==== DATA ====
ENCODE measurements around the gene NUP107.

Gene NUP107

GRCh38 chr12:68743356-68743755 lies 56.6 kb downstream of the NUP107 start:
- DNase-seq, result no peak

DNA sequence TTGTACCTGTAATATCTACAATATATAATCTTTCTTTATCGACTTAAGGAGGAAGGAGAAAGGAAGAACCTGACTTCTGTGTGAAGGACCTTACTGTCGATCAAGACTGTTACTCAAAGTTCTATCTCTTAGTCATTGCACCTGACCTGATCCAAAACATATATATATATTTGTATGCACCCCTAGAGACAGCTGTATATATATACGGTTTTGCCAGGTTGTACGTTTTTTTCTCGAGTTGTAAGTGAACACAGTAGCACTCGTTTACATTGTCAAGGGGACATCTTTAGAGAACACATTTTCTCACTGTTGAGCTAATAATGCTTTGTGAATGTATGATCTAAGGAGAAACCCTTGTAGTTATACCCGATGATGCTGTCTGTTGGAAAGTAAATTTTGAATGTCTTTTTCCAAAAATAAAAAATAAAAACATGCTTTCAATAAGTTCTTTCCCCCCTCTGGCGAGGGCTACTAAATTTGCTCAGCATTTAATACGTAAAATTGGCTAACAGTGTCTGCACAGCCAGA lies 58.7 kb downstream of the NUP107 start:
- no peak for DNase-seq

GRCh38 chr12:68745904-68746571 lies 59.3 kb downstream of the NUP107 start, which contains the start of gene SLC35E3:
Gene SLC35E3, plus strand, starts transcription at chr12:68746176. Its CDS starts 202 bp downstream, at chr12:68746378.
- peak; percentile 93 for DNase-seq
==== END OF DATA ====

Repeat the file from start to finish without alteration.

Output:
ENCODE measurements around the gene NUP107.

Gene NUP107

GRCh38 chr12:68743356-68743755 lies 56.6 kb downstream of the NUP107 start:
- DNase-seq, result no peak

DNA sequence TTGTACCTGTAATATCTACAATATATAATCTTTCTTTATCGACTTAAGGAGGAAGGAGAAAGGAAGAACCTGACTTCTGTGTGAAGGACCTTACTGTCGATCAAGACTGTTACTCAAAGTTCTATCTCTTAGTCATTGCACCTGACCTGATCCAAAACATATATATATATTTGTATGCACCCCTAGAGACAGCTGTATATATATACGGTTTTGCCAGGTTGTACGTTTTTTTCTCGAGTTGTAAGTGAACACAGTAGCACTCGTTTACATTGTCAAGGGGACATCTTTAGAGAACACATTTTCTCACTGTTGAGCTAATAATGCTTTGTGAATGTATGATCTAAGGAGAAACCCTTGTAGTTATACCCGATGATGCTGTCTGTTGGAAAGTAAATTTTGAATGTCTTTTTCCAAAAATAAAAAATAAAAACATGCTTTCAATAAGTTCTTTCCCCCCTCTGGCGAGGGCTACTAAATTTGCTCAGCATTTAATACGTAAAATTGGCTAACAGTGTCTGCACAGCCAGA lies 58.7 kb downstream of the NUP107 start:
- no peak for DNase-seq

GRCh38 chr12:68745904-68746571 lies 59.3 kb downstream of the NUP107 start, which contains the start of gene SLC35E3:
Gene SLC35E3, plus strand, starts transcription at chr12:68746176. Its CDS starts 202 bp downstream, at chr12:68746378.
- peak; percentile 93 for DNase-seq